The earliest printed atlases were editions of the geographical text of Claudius Ptolemy (or Ptolemaeus), a Greek astronomer and geographer working in Alexandria, circa 150 A.D. Frequently accorded the accolade the “Father of Geography”, Ptolemy’s text dominated geographical study, in both the Christian and Muslim worlds, for over fifteen hundred years.
At the time that Ptolemy was working, Alexandria was home to the greatest library the world has ever seen, and also an important trading centre and cross-roads on routes between west and east. This later fact was an important factor in the growth of the library, for the Pharaohs ordered that travelers should have any books they were carrying confiscated, so that they could be copied. When the copy was completed, the original was deposited in the library, and the copy was given to the unfortunate traveller.
Thus, Ptolemy was in an excellent position to study existing geographical text-books and so on, which he could compare with contemporary travelers’ reports, and by consulting with merchants and travelers, as they passed through Alexandria.
From this wealth of accumulated knowledge, Ptolemy wrote two important books, the Almagest, a manual on astronomy, and the Geographia, a summary of knowledge on geography and map-making.
While not the first to write on these subjects, Ptolemy’s particular contribution was to try to apply a rigorous, scientific approach to gathering his information, and then in organizing and presenting the materials, which sets his work apart from previous writers. The most important of his methods was to use latitude and longitude co-ordinates to establish the position of the places mentioned, with some 8,000 locations listed in the text, indeed he may have been the first to use the terms “latitude” and “longitude”. Obviously, his work was handicapped by the difficulties of obtaining accurate data, but the underlying principle was a fundamental advance for cartography.
Such was the importance of Ptolemy’s work, and the wide influence it held over future geographers, that many of his errors were perpetuated by subsequent mapmakers. The most important of them was a miscalculation of the circumference of the earth. The circumference of the Earth was first determined by the Greek cosmographer Eratosthenes, from astronomical observations, circa 250 B.C., to be 252,000 Egyptian stadia. While the exact length of a “stadium” is not known, a total of about 26,400 statute miles is often cited (the actual circumference is 24,900 miles).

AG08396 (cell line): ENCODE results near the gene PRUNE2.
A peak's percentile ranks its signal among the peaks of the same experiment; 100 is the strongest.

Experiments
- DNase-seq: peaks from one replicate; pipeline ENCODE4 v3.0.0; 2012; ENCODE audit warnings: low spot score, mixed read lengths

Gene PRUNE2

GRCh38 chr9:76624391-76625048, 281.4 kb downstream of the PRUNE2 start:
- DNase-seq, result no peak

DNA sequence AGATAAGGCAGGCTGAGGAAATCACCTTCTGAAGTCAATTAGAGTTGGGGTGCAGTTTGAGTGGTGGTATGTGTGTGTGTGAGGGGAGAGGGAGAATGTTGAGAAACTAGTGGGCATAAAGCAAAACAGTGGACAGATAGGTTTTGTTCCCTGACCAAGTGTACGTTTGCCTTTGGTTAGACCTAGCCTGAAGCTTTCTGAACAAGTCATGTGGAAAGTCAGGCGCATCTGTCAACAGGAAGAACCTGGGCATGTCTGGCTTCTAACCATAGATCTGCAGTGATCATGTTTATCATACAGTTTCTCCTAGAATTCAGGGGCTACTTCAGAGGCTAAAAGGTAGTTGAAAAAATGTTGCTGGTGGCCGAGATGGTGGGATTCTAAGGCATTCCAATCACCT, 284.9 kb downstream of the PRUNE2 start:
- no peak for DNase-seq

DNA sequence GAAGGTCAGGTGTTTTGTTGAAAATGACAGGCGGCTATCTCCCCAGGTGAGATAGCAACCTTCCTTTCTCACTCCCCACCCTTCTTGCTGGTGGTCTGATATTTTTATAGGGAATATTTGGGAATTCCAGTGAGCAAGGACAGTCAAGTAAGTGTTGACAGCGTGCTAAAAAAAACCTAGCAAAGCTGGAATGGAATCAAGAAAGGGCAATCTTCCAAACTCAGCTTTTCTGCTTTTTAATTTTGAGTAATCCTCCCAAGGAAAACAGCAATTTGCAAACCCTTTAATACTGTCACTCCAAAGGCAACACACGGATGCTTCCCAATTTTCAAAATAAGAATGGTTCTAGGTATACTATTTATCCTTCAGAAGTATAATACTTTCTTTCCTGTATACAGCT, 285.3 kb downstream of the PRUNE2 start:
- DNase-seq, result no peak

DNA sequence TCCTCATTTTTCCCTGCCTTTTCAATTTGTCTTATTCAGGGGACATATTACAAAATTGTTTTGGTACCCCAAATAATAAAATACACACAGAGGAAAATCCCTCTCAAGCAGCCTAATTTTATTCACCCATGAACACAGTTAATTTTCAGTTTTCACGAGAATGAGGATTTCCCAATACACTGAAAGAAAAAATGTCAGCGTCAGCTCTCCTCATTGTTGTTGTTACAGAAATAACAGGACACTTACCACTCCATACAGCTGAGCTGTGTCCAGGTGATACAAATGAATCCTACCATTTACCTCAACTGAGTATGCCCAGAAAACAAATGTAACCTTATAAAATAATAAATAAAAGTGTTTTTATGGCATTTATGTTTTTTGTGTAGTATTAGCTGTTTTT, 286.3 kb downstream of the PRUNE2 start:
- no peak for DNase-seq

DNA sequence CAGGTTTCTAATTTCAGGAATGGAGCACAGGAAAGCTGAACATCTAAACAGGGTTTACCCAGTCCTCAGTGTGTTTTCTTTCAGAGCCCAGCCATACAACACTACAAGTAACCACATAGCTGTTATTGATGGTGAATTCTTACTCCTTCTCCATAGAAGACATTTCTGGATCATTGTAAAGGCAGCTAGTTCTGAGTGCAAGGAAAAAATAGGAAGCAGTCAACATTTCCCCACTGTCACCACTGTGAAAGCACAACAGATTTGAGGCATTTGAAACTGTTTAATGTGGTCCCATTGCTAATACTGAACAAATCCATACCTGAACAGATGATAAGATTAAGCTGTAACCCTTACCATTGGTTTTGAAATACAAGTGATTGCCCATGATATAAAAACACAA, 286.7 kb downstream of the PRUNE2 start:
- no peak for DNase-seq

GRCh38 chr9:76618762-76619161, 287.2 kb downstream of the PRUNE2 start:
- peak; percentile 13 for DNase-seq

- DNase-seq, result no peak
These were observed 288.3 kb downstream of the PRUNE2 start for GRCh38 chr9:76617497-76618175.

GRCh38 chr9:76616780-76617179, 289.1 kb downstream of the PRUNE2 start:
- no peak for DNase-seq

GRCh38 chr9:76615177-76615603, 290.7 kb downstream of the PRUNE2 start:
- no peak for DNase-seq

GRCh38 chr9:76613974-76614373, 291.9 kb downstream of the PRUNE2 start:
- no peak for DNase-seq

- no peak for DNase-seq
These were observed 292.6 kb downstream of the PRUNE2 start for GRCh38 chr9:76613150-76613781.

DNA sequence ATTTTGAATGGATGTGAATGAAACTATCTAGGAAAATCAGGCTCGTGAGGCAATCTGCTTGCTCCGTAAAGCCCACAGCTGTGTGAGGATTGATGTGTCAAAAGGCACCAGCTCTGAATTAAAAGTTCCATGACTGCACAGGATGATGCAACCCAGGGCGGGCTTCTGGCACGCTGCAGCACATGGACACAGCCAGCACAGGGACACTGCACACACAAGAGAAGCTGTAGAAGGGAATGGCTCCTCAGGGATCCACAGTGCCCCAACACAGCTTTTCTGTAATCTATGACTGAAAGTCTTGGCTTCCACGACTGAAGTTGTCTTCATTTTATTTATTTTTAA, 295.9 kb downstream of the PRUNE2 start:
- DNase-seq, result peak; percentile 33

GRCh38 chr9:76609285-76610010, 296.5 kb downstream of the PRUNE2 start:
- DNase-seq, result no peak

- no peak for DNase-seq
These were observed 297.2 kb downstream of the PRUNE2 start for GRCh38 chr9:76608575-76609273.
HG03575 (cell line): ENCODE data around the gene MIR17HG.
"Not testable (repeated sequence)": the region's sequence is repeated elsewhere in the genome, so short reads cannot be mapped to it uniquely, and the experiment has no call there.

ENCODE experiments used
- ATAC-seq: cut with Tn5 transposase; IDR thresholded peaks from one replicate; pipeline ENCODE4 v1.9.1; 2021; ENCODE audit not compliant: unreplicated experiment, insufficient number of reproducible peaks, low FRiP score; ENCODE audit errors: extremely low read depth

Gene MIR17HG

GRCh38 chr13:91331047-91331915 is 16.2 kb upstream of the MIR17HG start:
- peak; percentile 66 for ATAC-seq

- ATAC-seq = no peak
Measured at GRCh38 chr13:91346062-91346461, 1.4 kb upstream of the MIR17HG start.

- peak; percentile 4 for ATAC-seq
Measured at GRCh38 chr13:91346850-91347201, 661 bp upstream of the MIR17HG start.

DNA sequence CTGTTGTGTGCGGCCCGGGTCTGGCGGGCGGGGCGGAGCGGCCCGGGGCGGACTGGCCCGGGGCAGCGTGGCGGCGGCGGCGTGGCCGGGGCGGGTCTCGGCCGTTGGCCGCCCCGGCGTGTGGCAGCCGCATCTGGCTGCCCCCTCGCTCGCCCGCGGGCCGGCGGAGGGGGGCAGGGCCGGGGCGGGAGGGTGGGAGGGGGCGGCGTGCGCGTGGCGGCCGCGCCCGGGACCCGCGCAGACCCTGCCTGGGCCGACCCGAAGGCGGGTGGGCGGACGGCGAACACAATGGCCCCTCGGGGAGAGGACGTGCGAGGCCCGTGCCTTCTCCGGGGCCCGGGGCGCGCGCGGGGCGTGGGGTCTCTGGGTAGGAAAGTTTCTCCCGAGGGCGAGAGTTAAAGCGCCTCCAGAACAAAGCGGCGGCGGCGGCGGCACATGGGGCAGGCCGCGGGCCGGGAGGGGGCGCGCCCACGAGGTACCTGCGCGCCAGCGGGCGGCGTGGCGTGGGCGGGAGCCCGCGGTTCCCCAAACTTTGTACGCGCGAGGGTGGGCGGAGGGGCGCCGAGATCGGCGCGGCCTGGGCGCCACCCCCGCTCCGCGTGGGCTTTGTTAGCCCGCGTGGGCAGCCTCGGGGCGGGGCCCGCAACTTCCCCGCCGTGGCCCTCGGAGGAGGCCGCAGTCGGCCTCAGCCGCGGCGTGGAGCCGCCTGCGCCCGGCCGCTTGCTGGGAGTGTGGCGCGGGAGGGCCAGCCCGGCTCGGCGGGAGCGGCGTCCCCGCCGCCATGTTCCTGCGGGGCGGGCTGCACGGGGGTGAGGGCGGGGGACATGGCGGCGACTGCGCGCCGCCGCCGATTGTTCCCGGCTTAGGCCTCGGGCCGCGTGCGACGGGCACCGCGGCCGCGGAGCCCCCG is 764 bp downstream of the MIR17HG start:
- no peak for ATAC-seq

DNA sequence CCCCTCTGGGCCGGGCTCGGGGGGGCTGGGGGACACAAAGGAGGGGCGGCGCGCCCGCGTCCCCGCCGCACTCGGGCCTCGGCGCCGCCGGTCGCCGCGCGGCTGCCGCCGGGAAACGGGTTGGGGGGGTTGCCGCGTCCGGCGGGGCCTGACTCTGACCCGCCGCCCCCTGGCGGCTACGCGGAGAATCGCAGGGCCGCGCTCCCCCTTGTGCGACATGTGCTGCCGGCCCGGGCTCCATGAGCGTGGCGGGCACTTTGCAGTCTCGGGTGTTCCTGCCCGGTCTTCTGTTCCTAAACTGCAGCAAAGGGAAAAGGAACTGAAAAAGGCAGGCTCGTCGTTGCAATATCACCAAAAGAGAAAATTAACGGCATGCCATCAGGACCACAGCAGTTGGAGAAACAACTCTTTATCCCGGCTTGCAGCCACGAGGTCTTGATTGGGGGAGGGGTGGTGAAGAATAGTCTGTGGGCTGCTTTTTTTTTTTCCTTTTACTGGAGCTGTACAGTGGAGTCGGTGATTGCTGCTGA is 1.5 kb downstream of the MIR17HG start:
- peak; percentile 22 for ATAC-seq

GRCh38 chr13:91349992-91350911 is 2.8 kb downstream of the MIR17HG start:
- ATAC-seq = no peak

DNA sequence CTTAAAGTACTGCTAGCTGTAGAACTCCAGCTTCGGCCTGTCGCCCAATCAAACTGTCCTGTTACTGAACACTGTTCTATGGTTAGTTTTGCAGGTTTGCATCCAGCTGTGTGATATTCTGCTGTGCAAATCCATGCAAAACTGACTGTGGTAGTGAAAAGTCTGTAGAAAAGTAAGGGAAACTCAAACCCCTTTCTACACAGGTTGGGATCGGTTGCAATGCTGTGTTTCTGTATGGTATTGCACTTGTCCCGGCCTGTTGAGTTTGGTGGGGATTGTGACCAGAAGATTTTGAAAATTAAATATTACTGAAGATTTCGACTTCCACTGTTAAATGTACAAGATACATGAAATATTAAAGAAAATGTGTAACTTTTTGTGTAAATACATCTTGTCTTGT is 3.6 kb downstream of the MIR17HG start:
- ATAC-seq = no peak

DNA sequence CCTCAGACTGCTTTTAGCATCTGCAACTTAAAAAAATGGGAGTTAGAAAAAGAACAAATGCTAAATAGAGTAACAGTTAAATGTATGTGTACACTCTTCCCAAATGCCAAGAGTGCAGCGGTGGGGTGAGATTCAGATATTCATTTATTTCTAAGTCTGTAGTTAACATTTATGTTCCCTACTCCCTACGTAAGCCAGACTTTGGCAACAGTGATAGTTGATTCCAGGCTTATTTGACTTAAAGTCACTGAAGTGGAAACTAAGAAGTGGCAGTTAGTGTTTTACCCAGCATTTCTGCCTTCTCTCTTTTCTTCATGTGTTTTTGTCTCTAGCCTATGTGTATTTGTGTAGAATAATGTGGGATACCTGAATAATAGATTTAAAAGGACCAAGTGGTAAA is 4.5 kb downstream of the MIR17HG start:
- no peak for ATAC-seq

Ptolemy, himself, under-exaggerated the circumference if the earth, by calculating each degree of longitude as 500 stadia, instead of a more accurate 700 stadia. He then exaggerated the length of the Mediterranean by about 30%, and also that of Asia, thus greatly reducing the distance between the western tip of Spain, and the east coast of Asia. This had important consequences, as Tony Campbell noted:
Columbus, who owned copies of … the 1478 edition of Ptolemy, believed, or pretended to believe, that only 750 leagues (probably about 2,400 nautical miles) separated Lisbon from Cathay. Had Columbus known that the true figure was nearer 10,000 nautical miles, it is conceivable he would never have set out on his first, momentous voyage
Another of Ptolemy’s errors was a belief that a southern continent existed, which counter-balanced the weight of the land-masses in the northern hemisphere, to keep the earth stable on its axis. This belief can be seen in the world map, where the southern continent forms a continuous land-link from Africa to South East Asia, with the Indian Ocean landlocked.
In the text of the Geographia, Ptolemy discussed the principles of Geography, introducing the subject thus –
Geography is a representation in picture of the whole known world with the phenomena which are contained therein … It is the prerogative of Geography to show the known habitable earth as a unit in itself, how it is situated and what is its nature; and it deals with those features likely to be mentioned in a general description of the earth, such as the larger towns and the great cities, the mountain ranges and the principal rivers. Besides these it treats only of features worthy of special note on account of their beauty …
Following the fall of the Roman Empire, Ptolemy’s text was lost to western geographers but, fortunately, the original text was translated into Arabic, for distribution among Islamic scholars and geographers, and was thereby preserved. In fact, the earliest extant manuscript version of the Geographia is Arabic, and probably dates from the 12th Century. Subsequently, the text was translated into Greek, and circulated through the Greek World.